Carbery GAA Board won’t fine teams this year as clubs struggling financially

July 13th, 2020 4:30 PM

By Kieran McCarthy

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THE Carbery GAA Board will not fine teams who fail to field or who withdraw from competitions this season because of the Covid-19 pandemic.

The powers-that-be in Carbery GAA also won’t fine clubs for the non-playing of league games, as they are conscious of the financial difficulties facing local clubs this year.

St James GAA Club has launched a GoFundMe page to raise money to keep the club afloat after highlighting that it had only one month's funds left in their bank account following the cancellation of a number of fundraisers. St James hopes to raise €10,000 to cover all its expenses and bills for the rest of the year.

‘We still have electricity bills, water bills, insurance to pay – and all of this dwindles the money we have,’ St James chairman Niall O’Sullivan told The Southern Star.

‘We also have to repay the club loan at the rate of €740 per month. That’s the loan we got to finish the second pitch. Pitch maintenance is another expense and we have stopped sanding the pitch because we just can’t afford to, to be honest. The club was doing fine up to the pandemic and nobody could have foreseen what was going to unfold this year and how it would hit everyone.’

Carbery GAA Chairman Tom Lyons is aware that many clubs will take a financial hit this season with the loss of club lotto income, gate receipts and sponsorship revenue, so the Board will not impose fines on teams for failing to field teams, withdrawing from competitions or not playing league matches.

‘The CCC of the Carbery Board is aware of the difficulties clubs face at present as regards club finances, mainly due to the cancellation of club lottos which most clubs rely heavily on to keep their finances in the black,’ Lyons said.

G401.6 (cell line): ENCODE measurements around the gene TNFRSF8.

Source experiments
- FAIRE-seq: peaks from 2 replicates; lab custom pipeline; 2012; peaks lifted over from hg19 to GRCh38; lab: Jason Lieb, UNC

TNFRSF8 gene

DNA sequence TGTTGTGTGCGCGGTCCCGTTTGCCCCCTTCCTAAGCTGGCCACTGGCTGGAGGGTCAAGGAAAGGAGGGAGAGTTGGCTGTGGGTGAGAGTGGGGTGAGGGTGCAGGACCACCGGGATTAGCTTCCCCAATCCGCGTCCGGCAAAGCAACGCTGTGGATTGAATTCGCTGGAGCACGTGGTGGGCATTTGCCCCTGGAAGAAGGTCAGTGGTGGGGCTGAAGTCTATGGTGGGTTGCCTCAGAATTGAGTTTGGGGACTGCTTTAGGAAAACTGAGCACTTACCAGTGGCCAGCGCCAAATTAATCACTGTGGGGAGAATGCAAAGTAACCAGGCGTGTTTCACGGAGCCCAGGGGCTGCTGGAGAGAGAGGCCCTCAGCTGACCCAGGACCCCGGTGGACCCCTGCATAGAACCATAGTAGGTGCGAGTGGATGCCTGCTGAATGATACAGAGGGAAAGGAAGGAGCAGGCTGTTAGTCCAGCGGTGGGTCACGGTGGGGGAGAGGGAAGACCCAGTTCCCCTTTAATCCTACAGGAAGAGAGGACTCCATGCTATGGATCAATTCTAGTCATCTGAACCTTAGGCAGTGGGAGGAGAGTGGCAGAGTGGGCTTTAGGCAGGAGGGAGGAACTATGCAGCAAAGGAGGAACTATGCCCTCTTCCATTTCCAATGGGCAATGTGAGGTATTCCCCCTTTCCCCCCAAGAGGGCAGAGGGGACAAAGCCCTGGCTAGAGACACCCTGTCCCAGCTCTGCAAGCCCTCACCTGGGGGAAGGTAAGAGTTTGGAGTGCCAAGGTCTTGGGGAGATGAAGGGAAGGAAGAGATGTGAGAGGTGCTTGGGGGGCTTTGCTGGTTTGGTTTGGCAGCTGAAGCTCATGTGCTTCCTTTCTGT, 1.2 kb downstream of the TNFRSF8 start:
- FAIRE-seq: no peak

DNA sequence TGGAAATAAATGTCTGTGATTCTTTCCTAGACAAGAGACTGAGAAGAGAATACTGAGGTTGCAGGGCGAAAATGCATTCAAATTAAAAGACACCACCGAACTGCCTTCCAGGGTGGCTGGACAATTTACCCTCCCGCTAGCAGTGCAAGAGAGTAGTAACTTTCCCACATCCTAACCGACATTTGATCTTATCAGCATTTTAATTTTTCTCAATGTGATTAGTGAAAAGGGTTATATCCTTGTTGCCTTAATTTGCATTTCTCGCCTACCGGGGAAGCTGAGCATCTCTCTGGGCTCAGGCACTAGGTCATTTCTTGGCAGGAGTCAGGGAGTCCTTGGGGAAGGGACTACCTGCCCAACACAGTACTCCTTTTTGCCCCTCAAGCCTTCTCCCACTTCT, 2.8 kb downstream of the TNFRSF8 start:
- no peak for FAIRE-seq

‘We are also aware that many clubs are unable to organise their annual club fundraisers such as carnivals or golf classics.

‘There was also the added difficulty of club sponsors not being obliged to fund clubs this season because of the lack of matches.

‘The decision to hold championships should improve matters for clubs as it will keep sponsors on board and many clubs have now gone digital as regards their club lottos, running them through their club websites. etc. We would strongly advise all clubs to follow this lead.’

Lyons also added: ‘The hosting of championship games should also prove beneficial to clubs and the Board will endeavour to spread those games among as many clubs as possible.’

The Carbery chairman has also called on local communities to support their clubs during these tough times.

‘During the lockdown, clubs did a marvellous job in collecting funds for charities who were badly in need of support. We heartily congratulate all clubs on their marvellous contribution but it is now time for the community to show support for clubs who are in financial troubles, especially clubs who are trying to pay back bank loans every month,’ Lyons said.

‘We have no doubt clubs will come up with some novel ideas to raise funds between now and the end of the year, within Covid 19 restrictions. We appeal to all supporters to get behind their clubs in whatever fundraising schemes they employ.’

Carbery chairman Lyons also revealed that the Board’s coffers would have been down almost €50,000 if the 2020 GAA season was cancelled. It’s good news for the Board that the Carbery championships, which will take place in the coming months, as gate receipts will help alleviate some of the financial pressure.

‘The Carbery Board itself is not immune to financial difficulties,’ Lyons explained.

‘Most of the Board’s income comes from gate receipts and sponsorship. Had the GAA closed down for 2020 the Board would have lost in the region of €50,000. The running of the championship will now help to alleviate this problem but we expect a big drop in gate receipts, depending on numbers allowed to attend matches.

‘The Board executive is actively looking at means to reduce its own deficit for 2020 as well as helping clubs who are in serious financial trouble. We would ask these clubs to contact the officers with their problems.’


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